After refusing to sign the World Trade Organisation's trade facilitation agreement in July this year, India has finally decided to cut out a few of its demands by not insisting on future welfare scheme's protection and allowing the deal to get finalised soon.
The Trade Facilitation Agreement (TFA) was one among the 10 agreements of the deal the WTO members had agreed upon in December 2013 Bali meeting. India, however, blocked the Bali deal on 31 July 2014 by not signing it, as the country wanted the organisation to agree to its demands before ratifying the deal.
During the 2013 meeting, India had forced the United Nations and European Union for allowing it to stockpile foodgrains more in quantity than what the WTO rule permits and at subsidised rates along with immunity from being challenged in the future by its members. The WTO agreed to India's demands and sought four years time to make the agreement permanent.
Despite the WTO's assurance, India was persistent on getting it finalised sooner and pressed the organisation to speed up the procedures, which was unlikely to happen and thus, India pulled back from ratifying the Bali deal.
However, getting lenient with its earlier demands, India has decided to present a renewed proposal on 21 October at the WTO's general council meeting in Geneva, according to Hindustan Times report.
The re-newed and Curtailed Demands
- India is likely to take back their firm stance on getting immunisation from not being questioned by the WTO members for amassing food grains at subsidised rates. Also, it will not press the organisation for allowing protection for India's welfare schemes that will be launched in the future.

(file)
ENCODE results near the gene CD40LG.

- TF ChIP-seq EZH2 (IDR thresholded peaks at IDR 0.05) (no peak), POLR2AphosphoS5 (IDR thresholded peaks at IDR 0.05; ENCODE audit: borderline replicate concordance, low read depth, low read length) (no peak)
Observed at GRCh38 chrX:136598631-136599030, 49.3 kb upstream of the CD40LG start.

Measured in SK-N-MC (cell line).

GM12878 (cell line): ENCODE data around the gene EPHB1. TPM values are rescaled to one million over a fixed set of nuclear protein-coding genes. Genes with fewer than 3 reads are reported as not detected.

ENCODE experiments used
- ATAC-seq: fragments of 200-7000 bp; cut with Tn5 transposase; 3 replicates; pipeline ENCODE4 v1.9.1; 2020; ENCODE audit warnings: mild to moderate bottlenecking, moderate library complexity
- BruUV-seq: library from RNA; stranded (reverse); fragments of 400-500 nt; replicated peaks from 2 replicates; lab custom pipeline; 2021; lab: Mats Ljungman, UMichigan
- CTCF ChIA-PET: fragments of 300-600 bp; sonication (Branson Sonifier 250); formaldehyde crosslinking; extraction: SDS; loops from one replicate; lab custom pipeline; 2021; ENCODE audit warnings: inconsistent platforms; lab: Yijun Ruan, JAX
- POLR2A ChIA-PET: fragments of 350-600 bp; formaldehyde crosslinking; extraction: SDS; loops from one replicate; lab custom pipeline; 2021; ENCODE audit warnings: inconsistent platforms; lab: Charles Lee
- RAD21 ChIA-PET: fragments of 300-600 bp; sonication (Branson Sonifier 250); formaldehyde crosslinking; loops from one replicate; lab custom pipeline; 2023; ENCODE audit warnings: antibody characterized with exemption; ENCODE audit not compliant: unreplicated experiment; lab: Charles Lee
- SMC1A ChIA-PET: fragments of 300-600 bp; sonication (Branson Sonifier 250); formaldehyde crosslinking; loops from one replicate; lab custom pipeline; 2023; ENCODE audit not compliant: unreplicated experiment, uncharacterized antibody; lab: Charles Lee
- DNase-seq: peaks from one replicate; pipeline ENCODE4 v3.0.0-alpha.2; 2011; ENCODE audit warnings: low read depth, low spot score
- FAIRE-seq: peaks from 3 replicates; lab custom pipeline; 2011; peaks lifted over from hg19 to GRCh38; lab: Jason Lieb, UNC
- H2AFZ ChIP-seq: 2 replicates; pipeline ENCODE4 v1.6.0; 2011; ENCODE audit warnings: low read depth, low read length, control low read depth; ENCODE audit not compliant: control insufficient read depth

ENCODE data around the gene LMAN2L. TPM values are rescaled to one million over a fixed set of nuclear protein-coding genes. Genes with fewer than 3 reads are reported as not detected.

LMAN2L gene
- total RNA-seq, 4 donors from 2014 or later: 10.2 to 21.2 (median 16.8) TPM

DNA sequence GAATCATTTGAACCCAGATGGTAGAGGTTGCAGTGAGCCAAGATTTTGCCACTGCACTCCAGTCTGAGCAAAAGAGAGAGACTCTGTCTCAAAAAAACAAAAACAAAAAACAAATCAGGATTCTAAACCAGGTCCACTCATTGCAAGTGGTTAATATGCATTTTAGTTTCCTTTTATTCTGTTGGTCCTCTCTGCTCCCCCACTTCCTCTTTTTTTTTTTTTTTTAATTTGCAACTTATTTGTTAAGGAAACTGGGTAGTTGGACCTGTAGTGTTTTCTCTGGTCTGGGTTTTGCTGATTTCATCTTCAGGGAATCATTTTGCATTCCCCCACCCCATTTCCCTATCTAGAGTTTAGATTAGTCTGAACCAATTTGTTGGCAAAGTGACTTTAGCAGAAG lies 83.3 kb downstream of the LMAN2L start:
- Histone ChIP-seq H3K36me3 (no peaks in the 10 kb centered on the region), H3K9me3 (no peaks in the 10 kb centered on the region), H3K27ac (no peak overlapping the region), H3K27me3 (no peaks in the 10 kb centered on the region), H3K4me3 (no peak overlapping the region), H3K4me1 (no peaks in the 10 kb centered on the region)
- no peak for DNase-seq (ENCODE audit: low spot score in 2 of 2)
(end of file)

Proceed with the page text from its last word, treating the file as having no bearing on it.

- During the 21 October meeting, India will insist on laying down rules for the existing subsidies that also includes India's Food Security Bill, which ensures food security for the nation's poor, for which India will propose a "peace clause" during the meeting.
- Unlike its earlier persistence in getting permanent immunisation sooner, India has decided to seek immunity from being challenged by the organistaion members under the agreement until the existing subsidy scheme that has a cap limit fixed in 1986-88 is amended. India had demanded norms amendment for calculating food subsidies that allow the WTO members to stockpile foodgrains at 10% of total production value, which is the age old capped rule.
The TFA deal was meant to make the mechanism of global customs transparent resulting in easier, faster and cheaper trade between the WTO members, and to lift up world economy by generating as much as 21 million jobs, of which 18 million will be in developing nations, including India, Pakistan and others.